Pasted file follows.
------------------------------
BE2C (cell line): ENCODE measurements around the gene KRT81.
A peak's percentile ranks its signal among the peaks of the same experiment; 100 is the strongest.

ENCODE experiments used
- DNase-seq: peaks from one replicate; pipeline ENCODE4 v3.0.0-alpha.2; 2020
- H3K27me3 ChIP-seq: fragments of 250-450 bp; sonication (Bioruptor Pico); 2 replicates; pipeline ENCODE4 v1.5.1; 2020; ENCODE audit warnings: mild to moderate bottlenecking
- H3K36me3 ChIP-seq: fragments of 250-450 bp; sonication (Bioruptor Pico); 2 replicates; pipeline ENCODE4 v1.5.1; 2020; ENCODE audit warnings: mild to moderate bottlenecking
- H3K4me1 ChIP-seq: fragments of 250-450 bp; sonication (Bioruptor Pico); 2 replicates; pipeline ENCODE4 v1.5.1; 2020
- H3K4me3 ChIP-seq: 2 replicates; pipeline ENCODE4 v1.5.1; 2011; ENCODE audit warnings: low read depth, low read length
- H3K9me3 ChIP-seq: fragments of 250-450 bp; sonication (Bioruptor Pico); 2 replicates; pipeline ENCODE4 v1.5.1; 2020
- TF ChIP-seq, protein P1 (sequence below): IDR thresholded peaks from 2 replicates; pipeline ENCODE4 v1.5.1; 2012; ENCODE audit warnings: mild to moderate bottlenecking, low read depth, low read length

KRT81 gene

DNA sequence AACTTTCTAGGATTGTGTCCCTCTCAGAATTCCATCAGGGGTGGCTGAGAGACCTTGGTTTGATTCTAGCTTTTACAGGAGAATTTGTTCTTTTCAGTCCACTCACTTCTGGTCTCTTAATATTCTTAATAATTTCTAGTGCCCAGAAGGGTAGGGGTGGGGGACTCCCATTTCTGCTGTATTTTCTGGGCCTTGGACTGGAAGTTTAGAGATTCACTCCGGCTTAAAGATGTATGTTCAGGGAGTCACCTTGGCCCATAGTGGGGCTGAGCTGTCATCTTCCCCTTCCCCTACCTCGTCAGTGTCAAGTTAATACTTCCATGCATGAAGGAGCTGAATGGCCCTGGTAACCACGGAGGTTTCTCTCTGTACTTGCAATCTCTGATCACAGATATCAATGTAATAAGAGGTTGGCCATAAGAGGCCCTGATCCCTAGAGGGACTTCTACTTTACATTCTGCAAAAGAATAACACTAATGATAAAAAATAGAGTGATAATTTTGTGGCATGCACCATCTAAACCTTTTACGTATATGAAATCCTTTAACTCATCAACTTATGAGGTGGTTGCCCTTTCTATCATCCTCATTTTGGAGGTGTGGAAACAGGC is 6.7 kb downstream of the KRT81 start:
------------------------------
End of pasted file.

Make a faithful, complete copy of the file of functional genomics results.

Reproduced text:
BE2C (cell line): ENCODE measurements around the gene KRT81.
A peak's percentile ranks its signal among the peaks of the same experiment; 100 is the strongest.

ENCODE experiments used
- DNase-seq: peaks from one replicate; pipeline ENCODE4 v3.0.0-alpha.2; 2020
- H3K27me3 ChIP-seq: fragments of 250-450 bp; sonication (Bioruptor Pico); 2 replicates; pipeline ENCODE4 v1.5.1; 2020; ENCODE audit warnings: mild to moderate bottlenecking
- H3K36me3 ChIP-seq: fragments of 250-450 bp; sonication (Bioruptor Pico); 2 replicates; pipeline ENCODE4 v1.5.1; 2020; ENCODE audit warnings: mild to moderate bottlenecking
- H3K4me1 ChIP-seq: fragments of 250-450 bp; sonication (Bioruptor Pico); 2 replicates; pipeline ENCODE4 v1.5.1; 2020
- H3K4me3 ChIP-seq: 2 replicates; pipeline ENCODE4 v1.5.1; 2011; ENCODE audit warnings: low read depth, low read length
- H3K9me3 ChIP-seq: fragments of 250-450 bp; sonication (Bioruptor Pico); 2 replicates; pipeline ENCODE4 v1.5.1; 2020
- TF ChIP-seq, protein P1 (sequence below): IDR thresholded peaks from 2 replicates; pipeline ENCODE4 v1.5.1; 2012; ENCODE audit warnings: mild to moderate bottlenecking, low read depth, low read length

KRT81 gene

DNA sequence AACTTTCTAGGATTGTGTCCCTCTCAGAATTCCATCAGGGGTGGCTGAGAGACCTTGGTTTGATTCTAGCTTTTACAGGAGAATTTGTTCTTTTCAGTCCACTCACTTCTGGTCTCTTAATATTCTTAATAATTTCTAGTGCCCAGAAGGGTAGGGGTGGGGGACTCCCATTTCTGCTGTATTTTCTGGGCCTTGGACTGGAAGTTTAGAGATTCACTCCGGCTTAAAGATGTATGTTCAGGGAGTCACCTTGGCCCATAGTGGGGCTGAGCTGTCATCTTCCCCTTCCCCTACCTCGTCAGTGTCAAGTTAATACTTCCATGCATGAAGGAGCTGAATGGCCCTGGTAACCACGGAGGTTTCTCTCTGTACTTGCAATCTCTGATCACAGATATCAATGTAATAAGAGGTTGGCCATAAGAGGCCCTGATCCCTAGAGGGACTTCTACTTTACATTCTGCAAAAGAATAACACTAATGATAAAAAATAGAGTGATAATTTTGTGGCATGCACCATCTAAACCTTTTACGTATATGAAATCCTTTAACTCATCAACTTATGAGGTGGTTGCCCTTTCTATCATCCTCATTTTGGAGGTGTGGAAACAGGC is 6.7 kb downstream of the KRT81 start: